Using technology to promote social good is not a novel idea. Leveraging technology to promote social change inspires the launch social justice organizations and civic hacking events. After attending demo events on how the latest technology (social media, VR, etc.) will improve X cause, I walk away impressed. However, I am blown away when the technology solution is not always the latest; in fact, when technology goes back to basics to find a fix, all the better.
FarmDrive, a small organization based in Kenya, helps farmers establish lending relationships with financial institutions. Rita Kimani and Peris Bosire are the founders of the mobile, SMS-based platform. FarmDrive develops credit histories for farmers seeking loans to support their business. Three-thousand farmers are signed up on the platform. In 2016, FarmDrive worked with a financial partner, which disbursed about $130,000 in loans to ~400 farmers. The monetary distributor helps farmers cover anticipated expenses such as seeds, fertilizer, livestock healthcare, among others.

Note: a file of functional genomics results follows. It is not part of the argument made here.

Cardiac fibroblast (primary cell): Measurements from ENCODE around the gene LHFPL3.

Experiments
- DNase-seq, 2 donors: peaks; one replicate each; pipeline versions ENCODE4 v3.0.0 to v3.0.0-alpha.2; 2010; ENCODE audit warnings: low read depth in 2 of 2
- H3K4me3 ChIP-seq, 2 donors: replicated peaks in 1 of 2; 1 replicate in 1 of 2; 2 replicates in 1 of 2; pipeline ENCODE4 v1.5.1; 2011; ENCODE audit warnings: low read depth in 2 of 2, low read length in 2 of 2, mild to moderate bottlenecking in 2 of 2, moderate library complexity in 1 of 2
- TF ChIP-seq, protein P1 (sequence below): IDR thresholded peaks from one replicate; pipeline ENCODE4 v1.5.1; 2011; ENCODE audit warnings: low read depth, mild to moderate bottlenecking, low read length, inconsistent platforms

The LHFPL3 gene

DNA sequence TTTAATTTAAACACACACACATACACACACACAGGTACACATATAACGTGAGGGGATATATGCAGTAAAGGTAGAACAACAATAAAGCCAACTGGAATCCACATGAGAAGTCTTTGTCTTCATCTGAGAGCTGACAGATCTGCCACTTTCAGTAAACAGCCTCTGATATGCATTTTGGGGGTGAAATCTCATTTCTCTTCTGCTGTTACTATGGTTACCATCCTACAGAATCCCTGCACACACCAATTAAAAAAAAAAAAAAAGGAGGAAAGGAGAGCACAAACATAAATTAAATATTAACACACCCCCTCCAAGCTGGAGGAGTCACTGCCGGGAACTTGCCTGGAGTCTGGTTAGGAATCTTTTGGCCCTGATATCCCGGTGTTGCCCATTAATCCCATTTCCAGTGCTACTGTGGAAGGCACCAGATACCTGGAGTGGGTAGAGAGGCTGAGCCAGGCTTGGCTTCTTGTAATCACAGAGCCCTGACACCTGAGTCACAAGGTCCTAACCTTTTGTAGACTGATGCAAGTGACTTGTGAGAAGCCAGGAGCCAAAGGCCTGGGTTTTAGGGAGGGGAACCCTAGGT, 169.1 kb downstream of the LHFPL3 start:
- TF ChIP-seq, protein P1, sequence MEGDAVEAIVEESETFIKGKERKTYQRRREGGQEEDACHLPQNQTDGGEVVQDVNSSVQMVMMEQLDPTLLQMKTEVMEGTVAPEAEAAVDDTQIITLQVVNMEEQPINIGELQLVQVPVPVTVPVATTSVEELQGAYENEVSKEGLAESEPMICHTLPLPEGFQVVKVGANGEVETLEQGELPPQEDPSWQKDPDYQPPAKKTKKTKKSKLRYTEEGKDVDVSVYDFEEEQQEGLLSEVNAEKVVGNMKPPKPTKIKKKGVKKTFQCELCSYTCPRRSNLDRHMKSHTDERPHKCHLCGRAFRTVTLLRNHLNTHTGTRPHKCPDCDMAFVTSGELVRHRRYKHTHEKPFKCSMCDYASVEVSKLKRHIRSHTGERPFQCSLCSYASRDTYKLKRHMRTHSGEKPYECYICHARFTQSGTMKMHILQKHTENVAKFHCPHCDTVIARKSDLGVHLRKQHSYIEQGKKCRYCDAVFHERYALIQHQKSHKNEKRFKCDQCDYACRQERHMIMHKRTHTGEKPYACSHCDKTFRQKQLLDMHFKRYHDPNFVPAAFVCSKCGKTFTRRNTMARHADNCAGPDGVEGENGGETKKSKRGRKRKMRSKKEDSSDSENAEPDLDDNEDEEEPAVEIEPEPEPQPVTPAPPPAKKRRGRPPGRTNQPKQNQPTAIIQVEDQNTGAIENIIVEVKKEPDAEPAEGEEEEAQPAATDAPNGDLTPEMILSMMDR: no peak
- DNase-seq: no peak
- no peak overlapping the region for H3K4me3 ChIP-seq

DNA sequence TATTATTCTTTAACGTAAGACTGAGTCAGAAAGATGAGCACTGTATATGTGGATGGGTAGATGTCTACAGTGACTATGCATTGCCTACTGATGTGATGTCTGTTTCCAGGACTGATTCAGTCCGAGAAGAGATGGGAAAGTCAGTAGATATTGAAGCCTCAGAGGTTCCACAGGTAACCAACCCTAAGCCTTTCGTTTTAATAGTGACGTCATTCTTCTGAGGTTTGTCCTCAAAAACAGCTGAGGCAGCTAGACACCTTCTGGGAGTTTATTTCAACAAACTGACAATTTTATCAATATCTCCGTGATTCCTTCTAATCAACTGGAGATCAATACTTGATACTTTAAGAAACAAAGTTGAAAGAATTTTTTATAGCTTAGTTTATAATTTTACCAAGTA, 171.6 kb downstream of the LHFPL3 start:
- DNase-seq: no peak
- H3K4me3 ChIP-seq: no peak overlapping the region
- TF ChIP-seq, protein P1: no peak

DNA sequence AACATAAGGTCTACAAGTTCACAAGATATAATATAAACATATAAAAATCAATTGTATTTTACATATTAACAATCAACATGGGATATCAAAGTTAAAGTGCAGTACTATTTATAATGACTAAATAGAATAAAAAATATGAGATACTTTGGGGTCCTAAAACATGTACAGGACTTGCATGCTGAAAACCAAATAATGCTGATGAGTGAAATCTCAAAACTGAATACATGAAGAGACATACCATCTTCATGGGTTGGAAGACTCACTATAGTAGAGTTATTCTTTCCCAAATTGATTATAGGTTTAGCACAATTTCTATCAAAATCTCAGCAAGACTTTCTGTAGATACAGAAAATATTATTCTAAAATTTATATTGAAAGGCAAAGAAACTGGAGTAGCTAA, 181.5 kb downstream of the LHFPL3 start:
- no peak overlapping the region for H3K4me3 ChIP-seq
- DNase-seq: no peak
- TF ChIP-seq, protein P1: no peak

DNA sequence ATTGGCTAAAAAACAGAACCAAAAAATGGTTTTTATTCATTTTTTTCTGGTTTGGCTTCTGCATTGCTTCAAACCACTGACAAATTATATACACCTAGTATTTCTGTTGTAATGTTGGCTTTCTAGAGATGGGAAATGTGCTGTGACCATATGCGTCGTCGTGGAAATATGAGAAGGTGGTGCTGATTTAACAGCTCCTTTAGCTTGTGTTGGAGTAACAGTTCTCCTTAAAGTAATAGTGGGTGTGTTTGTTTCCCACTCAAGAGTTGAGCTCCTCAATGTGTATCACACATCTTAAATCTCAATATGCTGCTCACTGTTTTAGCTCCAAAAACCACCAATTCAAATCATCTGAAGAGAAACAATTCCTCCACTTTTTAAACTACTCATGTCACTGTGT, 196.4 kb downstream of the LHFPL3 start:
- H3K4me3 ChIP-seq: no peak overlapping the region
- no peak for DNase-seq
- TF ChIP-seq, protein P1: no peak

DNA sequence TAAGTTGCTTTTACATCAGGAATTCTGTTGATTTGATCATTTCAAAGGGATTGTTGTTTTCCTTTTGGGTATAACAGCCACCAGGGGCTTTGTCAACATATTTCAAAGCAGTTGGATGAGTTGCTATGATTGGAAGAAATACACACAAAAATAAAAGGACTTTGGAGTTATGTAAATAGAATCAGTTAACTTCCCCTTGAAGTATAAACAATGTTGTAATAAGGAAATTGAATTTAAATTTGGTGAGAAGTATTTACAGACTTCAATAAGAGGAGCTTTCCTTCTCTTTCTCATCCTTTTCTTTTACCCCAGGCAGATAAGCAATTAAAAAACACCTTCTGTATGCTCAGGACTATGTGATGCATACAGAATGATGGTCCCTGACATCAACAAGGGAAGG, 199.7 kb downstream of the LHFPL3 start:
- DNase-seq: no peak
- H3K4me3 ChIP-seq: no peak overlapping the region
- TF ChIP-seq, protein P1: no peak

FarmDrive is one of a wave of financial tech startups trying to widen access to finance in poorer countries. Others include Branch and Lenddo, which combine data on social media habits and cell phone usage. More technologically advanced mobile services include variables such as extension service advice and commodity market pricing to bridge the information gap between larger and smaller farmers.